The World Cup downhill circuit has definitely become a bit larger than life over the past few years. With Red Bull pouring money into live broadcasts, web outlets pushing for strong photo and editorial content, and teams of all sizes employing photographers and videographers to tell the story, the excitement from each rounds is very much up in everyone's face whether you like it or not. And while maybe not as big time as it was in the late 90's it's getting pretty damn close with each passing season.
With all of this added attention to the biggest and the best, we often overlook what is going on at the other end of the paddock. Overshadowed by massive factory team trucks and pit setups, the majority of the World Cup field is on a do-it-yourself program with little more than a shoestring budget. In Fort William and Leogang there were over 200 riders competing for just 80 spots in the pro men's final. Add to that the impressive number of juniors and women and you have what equates to the population of a small village traveling from round to round and setting up camp in the parking lot week in and week out.
From expensive motor homes, to $1500 vans and everything in between. There are fathers & sons, husbands & wives, and groups off good friends trying to live the dream on the road. From makeshift repairs to stranded vehicles and the bitter taste of just missing out, we take a quick walk through the privateer side of things to give some insight into what it's all about.
As the setups of the big teams keep getting bigger and bigger, and sponsorship budgets often times not reaching outside the top 20, it takes some clever planning and a unique lifestyle for the dedicated up and coming riders who are looking to make a name for themselves on the World Cup circuit. While definitely not as glamorous as a full factory ride, and with many many unforeseen challenges along the way, it is the privateers who truly make up the backbone of our sport.
It's all about having the basics covered. Food, water and shelter being the most obvious of course, but often times this is easier said then done. When your main form of transport doubles as your pit space it isn't so simple to drive to the grocery store or nearest restaurant, and when a storm rolls though you had better have a way to stay dry and keep everything from blowing away. For this reason the go-to privateer setup these days seems to be converted vans. While some have the budget for full on motor homes, more often then not it's more of a do it yourself and build your own style that is most common.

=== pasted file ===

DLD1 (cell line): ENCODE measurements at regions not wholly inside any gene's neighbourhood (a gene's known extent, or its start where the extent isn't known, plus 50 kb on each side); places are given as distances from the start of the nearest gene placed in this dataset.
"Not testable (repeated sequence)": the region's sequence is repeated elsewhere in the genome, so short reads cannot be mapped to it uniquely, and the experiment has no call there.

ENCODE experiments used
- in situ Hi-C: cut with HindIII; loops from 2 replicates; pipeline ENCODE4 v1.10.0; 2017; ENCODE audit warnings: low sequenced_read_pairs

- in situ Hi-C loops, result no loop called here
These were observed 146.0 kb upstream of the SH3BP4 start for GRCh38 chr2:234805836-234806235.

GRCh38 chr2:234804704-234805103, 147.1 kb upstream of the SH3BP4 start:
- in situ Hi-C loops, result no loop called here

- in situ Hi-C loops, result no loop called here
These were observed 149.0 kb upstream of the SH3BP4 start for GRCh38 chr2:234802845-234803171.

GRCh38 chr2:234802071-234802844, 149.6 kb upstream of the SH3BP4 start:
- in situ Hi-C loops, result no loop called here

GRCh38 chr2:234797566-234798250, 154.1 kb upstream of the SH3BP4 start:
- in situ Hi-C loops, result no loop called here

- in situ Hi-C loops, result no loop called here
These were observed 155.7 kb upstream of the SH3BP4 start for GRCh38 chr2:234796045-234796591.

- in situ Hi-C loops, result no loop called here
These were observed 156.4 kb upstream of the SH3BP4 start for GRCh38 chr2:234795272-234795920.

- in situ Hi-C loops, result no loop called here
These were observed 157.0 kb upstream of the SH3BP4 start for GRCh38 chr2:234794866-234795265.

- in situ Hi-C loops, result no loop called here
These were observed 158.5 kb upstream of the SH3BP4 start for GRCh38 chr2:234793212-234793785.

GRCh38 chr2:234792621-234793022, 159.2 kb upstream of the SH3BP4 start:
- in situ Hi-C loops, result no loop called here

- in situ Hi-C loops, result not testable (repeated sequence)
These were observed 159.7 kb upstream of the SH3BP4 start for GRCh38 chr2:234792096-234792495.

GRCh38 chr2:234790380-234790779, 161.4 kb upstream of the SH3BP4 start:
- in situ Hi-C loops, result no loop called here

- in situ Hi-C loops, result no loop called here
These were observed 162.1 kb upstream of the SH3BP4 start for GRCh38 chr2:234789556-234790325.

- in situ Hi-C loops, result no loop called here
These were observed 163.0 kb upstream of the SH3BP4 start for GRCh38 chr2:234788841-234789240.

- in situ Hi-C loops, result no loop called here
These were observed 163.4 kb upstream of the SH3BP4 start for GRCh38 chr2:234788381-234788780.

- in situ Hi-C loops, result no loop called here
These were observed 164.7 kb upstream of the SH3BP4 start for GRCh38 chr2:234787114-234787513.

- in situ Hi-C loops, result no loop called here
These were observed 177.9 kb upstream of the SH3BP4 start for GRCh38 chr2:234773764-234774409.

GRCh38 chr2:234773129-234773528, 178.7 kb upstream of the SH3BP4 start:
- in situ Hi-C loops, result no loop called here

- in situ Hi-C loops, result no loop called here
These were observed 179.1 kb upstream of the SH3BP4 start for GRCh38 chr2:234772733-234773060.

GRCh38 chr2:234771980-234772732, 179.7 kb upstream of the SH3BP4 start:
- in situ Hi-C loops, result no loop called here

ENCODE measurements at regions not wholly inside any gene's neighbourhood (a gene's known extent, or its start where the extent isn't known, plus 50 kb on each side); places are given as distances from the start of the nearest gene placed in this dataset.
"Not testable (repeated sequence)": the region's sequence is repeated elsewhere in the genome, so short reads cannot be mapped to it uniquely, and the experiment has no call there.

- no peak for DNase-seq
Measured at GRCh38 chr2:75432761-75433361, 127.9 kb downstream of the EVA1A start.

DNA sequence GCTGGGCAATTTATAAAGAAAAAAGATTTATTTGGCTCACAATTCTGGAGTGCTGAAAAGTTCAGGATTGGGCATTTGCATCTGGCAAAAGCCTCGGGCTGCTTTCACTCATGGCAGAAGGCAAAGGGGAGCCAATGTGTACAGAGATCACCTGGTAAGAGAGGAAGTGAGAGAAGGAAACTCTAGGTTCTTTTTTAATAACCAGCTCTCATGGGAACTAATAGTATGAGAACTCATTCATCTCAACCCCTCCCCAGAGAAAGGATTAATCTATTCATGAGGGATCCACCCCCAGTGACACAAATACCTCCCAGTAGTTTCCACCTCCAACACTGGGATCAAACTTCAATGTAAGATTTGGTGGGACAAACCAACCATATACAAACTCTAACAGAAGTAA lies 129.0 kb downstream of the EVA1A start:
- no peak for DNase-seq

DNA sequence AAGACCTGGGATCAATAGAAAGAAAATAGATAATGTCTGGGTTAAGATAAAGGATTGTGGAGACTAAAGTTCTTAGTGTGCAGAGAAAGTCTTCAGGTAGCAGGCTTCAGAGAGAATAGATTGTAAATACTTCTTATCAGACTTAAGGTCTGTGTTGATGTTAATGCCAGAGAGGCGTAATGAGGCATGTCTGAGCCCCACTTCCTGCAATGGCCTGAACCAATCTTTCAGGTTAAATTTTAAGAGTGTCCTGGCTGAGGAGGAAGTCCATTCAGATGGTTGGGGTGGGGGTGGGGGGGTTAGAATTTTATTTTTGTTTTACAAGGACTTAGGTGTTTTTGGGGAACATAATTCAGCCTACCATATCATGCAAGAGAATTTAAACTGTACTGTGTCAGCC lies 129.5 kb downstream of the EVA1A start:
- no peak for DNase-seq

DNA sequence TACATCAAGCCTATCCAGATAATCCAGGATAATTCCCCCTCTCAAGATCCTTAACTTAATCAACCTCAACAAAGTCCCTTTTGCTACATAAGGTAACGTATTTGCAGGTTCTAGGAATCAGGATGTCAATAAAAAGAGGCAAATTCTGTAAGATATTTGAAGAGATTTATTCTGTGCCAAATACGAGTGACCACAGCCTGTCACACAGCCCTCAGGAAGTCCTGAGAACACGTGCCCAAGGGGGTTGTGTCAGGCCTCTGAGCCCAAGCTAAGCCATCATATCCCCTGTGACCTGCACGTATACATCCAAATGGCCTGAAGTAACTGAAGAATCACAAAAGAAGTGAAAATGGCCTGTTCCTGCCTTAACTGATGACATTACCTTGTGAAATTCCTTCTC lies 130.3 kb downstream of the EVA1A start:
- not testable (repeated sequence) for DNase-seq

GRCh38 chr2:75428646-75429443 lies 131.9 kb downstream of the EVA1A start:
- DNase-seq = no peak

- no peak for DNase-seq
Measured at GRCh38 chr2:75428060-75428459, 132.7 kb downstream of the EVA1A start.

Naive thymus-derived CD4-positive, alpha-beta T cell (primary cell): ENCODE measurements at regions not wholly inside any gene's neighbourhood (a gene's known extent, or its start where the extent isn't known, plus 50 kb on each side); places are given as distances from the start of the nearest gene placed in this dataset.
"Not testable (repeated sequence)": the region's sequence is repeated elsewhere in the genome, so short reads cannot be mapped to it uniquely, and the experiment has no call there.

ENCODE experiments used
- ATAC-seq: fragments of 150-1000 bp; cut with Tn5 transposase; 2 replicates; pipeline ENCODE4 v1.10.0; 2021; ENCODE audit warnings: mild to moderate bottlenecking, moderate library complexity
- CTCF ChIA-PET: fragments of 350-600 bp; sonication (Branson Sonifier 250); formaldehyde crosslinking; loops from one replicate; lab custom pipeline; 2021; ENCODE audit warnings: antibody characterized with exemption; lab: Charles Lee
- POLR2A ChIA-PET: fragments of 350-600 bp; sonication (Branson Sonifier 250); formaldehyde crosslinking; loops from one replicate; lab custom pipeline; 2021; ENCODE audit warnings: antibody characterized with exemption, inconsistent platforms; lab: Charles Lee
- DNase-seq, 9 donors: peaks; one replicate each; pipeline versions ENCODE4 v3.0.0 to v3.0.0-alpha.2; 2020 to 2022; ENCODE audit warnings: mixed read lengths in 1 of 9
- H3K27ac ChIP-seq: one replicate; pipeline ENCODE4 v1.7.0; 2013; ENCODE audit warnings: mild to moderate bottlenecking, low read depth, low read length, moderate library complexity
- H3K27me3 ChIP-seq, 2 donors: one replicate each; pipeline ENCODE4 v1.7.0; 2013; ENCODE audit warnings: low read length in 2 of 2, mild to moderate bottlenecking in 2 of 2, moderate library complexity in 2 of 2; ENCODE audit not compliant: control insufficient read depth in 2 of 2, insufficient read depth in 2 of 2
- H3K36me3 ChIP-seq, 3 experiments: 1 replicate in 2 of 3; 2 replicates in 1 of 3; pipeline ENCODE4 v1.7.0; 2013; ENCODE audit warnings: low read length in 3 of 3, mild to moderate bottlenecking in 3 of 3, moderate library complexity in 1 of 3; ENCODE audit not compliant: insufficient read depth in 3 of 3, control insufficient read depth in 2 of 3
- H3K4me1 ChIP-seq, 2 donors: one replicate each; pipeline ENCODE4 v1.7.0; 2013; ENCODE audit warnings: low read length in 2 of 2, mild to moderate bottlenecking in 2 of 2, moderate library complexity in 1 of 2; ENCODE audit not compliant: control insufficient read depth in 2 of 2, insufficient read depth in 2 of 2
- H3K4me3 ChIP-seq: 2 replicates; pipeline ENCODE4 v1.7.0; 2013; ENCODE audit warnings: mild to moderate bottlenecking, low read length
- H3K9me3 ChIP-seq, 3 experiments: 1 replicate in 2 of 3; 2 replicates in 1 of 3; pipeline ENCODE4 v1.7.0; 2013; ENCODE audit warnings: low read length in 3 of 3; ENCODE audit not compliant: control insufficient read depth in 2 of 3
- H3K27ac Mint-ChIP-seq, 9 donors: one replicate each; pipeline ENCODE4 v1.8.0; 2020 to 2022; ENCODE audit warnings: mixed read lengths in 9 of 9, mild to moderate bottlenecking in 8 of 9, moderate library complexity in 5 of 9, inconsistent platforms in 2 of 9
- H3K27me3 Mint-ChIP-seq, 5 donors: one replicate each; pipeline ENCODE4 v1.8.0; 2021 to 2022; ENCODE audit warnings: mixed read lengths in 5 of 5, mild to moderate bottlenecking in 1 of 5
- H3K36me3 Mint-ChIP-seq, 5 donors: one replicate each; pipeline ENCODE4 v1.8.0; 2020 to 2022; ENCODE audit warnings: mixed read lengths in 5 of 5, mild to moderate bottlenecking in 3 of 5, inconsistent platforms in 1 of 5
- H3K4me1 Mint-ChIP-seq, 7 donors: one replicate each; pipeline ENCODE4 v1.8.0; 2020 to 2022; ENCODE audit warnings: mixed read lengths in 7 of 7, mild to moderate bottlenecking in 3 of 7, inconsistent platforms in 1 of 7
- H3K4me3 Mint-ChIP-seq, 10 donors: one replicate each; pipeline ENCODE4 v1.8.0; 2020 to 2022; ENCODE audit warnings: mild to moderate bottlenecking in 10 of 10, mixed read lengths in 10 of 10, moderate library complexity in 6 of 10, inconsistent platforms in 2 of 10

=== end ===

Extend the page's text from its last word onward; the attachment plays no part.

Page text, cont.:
Sometimes when far from home for weeks at a time in a foreign country, it's all about trying to find some sense of normalcy and just a little, if any comforts that remind you of home. Access to wifi is limited so communication with loved ones can be difficult, as can staying on top of current events around the world and in you own country. For many there is definitely a sense of being cut off from the outside world.
While there is definitely a stark contrast between the factory pits and the privateers, there are a few teams out there who blur the lines a bit. Team's like Dirt/Orange, Begamont Hayes, and Pivot all have some degree of industry backing to help with some cost and logistics, but in the end they are still very much out there on their own.
Privateer life is all about rolling with the punches, improvisation, and looking out for each other. There is a sense of camaraderie amongst the privateers, and while I wouldn't suggest that their isn't amongst the top riders as well, it is just simply different at the other end of the spectrum. Lots of favors are given and owed over the course of a weekend and riders do what they can to help their fellow competitor out.
It's not just the riders looking to get by with a little help from their friends.
Regardless of setup or budget it still comes down one common goal, and that is to compete and to race at the highest level. With fields pushing 200 riders and only 80 spots open for the finals, competition is stiff and all riders need to bring their A-Game to qualifying if they stand a chance to make the final cup. Travel nightmares, sleepless nights, dirty gear, and lingering injuries all take a back seat with your in the starting gate. Once those final 5 beeps begin, all is forgotten. Nothing else matters, that's the beauty of racing.